My First Opera: Morris Robinson
I grew up in the church, and I was a member of the choir as a boy soprano, but I realized my voice was different. I couldn’t do the riffs and runs of gospel. I couldn’t do any of the music that I was being exposed to: the music associated with my cultural ethnicity. I was just this nerd of a big kid, who made a weird sound. My mother made me audition for the Atlanta Boy Choir at the age of seven. This was my first venture into somewhat of a classical realm. I loved the music-making, but I hated the fact that after rehearsals, I would come back to my side of town and see other boys in their football uniforms.
By the time I got to high school, I was no longer a boy soprano. I would call up girls, and their parents would say, “Hey, who’s this grown man who wants to talk to you?” At that point, however, I was not a chorus guy; I was a marching band guy, playing the baritone horn, while also playing the drum in church and with local gospel groups. My mother was my booking agent! As much as I loved music, the band kept me from exploring my dream of being a football player. So I ditched the band and joined the school chorus full-time, in order to play football. My first day at chorus rehearsal, I could hear that some of the guys had this resonance, this ping. When I opened my mouth to sing, I realized I had that ping, too. I thought, “Dang, I can do this!”
My junior year, I sang the bass solos in the Mozart Requiem. I was blessed my senior year to sing the Mozart and Haydn’s Creation on tour in wonderful European cathedrals. I also sang in the show choir, which toured all over the U.S., Europe, and Japan. I sang King Balthazar in my school’s production of Amahl. When it came time to go to college, I got offers from conservatories, but The Citadel offered me a full scholarship to play football, so I went there to bang heads for the next four years.
My senior year at The Citadel, I made the Kodak All-American and Sports Network All-American first teams. All four years, I was also the director and pianist for The Citadel Gospel Choir. At a military academy, musical talent is very sparse: I’m terrible at the piano and had never ever directed a choir!
After my senior year, I tried out for the NFL, but I didn’t make it. Instead, I joined corporate America, working as a sales manager for 3M Data Storage Markets Division, and then for a spin-off of Monsanto and Exxon, where I sold TPEs — thermoplastic elastomers. In a way, it was great training: When you’re a sales rep, you’re at times in front of a roomful of people, and you have to convince them of what you’re telling them, just like I do now in opera, where my job is to convince the audience members that I really am the character that I’m portraying.
I had two loves in my life, football and music — and I didn’t love TPEs. The music was burning inside of me. I’d be in the basement, singing along to hip hop and R&B tracks thinking to myself, “Lord, why did you give me this talent if I’m not using it?” So I started taking weekend classes at the New England Conservatory and ended up in their Opera Studio Workshop. Sharon Daniels from Boston University heard me and invited me to join BU’s Opera Institute. It was scary leaving my job. I had a company car and an expense account — and a mortgage. My wife, Denise, and I were thinking of starting a family. I had money, success, and stability. God, however, had different plans.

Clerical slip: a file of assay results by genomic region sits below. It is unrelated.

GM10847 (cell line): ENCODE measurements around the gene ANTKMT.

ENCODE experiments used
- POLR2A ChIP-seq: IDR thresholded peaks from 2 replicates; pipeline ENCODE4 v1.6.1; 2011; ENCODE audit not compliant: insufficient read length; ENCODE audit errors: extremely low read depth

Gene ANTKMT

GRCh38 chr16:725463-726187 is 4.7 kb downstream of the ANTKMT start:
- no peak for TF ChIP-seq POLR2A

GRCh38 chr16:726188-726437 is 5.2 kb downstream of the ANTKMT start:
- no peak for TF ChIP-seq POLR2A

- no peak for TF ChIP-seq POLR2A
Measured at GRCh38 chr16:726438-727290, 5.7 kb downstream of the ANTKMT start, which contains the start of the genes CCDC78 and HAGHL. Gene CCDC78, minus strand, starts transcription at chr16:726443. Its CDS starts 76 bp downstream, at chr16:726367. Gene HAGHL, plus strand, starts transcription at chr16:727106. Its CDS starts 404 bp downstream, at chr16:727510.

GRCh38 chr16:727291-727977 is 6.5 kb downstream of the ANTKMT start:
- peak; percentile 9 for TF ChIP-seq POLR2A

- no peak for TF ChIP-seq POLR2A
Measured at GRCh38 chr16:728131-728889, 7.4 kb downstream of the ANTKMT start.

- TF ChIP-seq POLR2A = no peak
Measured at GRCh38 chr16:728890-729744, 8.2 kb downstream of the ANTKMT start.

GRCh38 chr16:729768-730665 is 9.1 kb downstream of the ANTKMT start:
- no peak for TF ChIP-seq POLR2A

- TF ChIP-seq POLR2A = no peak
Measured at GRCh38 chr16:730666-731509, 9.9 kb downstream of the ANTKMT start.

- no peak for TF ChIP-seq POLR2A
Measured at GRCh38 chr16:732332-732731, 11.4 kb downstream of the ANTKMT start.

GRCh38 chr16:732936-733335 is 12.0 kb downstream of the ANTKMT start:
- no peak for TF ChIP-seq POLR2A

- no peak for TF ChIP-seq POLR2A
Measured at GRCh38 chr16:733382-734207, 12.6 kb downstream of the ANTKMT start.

At the Opera Institute, things took off for me right away. I immediately got cast as Bluebeard in Bluebeard’s Castle, and Boston Lyric Opera at the same time gave me the role of the King in Aida. I had never been to an opera before I started singing in them. I remember distinctly standing in costume onstage opening night, and saying to myself, “What in the world am I doing up here?” But the music drew me in immediately. I loved hearing my instrument blend with all those beautiful sounds. I got caught in the story — the purpose — of the works. The music allowed me to tell a story; the story allowed me to sing the music. I wasn’t just up there singing beautiful syllables; it was more “I’m telling you a story and I want your attention.”
There was so much I had to catch up with academically and stylistically. I would stay up all night practicing pronunciations. I worked my butt off, but none of it felt like work. Now I’m more capable of certain things, which frees me up to think about other things. By the time you’ve gone through this maturation process, you’re a new person, a new artist. In every rehearsal, every performance, you add a layer. The more life experiences you have, the more people you meet, the more you can access those emotions, that psychological vocabulary, and the more you can put into a performance.
Music is inside of me, and it has to come back out in some shape or form. I truly feel like I’ve discovered what God put me on earth to do.
Bass Morris Robinson, who has sung principal roles with most of the U.S.’ major companies, is artistic advisor to Cincinnati Opera.